One of the highlights of the NVSDC Classic is often a guest speaker at the Sunday night banquet. Australian mushers who've competed overseas and international guest mushers have presented their stories and photos over the last few years. This year, the guest speaker was sort of both. Christian Turner is the youngest Australian to compete in the Iditarod, as well as in sprint mushing in Canada. Although he's an Australian by birth, he was introduced to the sport while overseas, and until this year, had never competed in dryland mushing at all, let alone in Australia. It puts him in the unique position of understanding Australians much better than the international mushers, but of seeing the sport from an outsider's perspective, and I look forward to hearing him speak again after he's had some more exposure to the Australian mushing scene.
Christian is actually the third Iditarod finisher that I've heard speak in the last few years. Karen Ramstead was an inspiring speaker at my first NVSDC Classic, and I've followed her blog with great admiration ever since. It was also fascinating to hear Wayne Curtis speak last year at the SHCV Championship Show. For those of us who can only imagine what it's like to be outside in the extreme temperatures of the Alaskan tundra, let alone camp out with only a team of dogs for over a week, these stories inspire our imagination, and the images that accompany them delight our eyes. Of course, few of us ever get to visit Alaska, and perhaps that makes Christian particularly special - proof that an Aussie really can do it - not just follow the Iditarod, but actually complete the required qualifiers, finish the race, and finish in the top twenty!
I knew before he spoke that Christian had been introduced to mushing while traveling in Canada - hence his only recent debut in racing in his own country - but I hadn't previously heard or read about his time working for a tour company in Canada, nor his experience competing in sprint races while he was there. Thoroughly hooked on dog sledding but burnt out by the tourism patter, he looked around for another challenge, and settled on the Iditarod. He landed a job working for Dallas Seavey, and completed his Iditarod qualifiers running teams out of Dallas' kennels. When Dallas Seavey won the Iditarod in 2014, Christian finished with Dallas' puppy team, achieving a 38th Place, thanks to the snowless conditions that brought many mushers unstuck that year. Dissatisfied, Christian set out to achieve a top 20 finish, and did so, again, running a puppy team again for Dallas this year, while Dallas took out the championship again.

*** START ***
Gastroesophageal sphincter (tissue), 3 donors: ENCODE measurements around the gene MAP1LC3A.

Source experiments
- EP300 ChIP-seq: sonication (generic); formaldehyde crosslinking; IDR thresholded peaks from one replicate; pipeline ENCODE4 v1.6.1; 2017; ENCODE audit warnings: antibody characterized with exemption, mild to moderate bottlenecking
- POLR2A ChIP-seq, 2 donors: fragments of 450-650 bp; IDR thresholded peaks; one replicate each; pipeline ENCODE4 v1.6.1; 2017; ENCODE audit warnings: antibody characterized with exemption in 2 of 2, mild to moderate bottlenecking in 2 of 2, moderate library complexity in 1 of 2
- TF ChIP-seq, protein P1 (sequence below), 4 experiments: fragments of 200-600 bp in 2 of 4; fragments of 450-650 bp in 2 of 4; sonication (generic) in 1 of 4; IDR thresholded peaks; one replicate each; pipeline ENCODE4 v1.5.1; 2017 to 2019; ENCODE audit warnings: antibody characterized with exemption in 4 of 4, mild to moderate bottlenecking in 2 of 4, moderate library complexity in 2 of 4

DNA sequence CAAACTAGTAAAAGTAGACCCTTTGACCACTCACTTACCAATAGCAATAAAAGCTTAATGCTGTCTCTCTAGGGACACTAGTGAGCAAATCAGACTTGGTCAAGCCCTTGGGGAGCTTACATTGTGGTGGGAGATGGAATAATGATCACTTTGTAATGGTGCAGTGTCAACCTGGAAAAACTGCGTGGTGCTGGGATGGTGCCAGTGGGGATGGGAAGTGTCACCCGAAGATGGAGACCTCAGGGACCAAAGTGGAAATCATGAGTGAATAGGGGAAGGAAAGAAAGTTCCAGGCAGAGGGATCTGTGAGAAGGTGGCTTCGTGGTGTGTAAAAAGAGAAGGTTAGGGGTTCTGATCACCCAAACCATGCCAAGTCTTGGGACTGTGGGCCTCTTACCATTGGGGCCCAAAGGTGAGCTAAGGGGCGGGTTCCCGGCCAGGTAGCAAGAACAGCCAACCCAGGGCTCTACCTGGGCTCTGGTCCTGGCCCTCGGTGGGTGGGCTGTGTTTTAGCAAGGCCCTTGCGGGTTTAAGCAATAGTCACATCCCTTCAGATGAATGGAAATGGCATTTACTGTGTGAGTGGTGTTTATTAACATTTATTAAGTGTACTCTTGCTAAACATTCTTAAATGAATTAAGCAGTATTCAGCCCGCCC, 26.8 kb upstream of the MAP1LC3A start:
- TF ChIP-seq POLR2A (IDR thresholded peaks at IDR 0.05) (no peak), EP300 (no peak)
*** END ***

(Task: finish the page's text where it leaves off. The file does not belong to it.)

Christian showed us beautiful photos of dog teams in wonderful powder, of wild Alaskan scenery, of freezing conditions with limited daylight. He spoke about training, highlighting, as Karen Ramstead did, the difference between conditioning - also known as "getting miles on a dog" - and training. The former, being about fitness and a dog's ability to keep the best pace for the distance it will run, is vital, but so is the latter, where the dogs and musher learn how to work as a team, as in any dog sport. He showed us equipment - custom built carbon fibre sleds and guns for dealing with Alaskan wildlife - that reminded us how different the Yukon River and sea ice are to our dirt tracks through small swathes of managed & patroled bush. He spoke briefly about the work that he'd done to finance his dog sledding - working in the mines in Karratha and in Dallas Seavey's kennel in Willow - and his search for sponsorship - unfortunately, being unaware of the racing scene on the east coast, he was unable to reach out to the greater community of mushers who would have been keen to help one of their own compete in the most prestigious sled dog race in the world. Christian is pretty inspirational as a person who worked so hard to achieve his dream!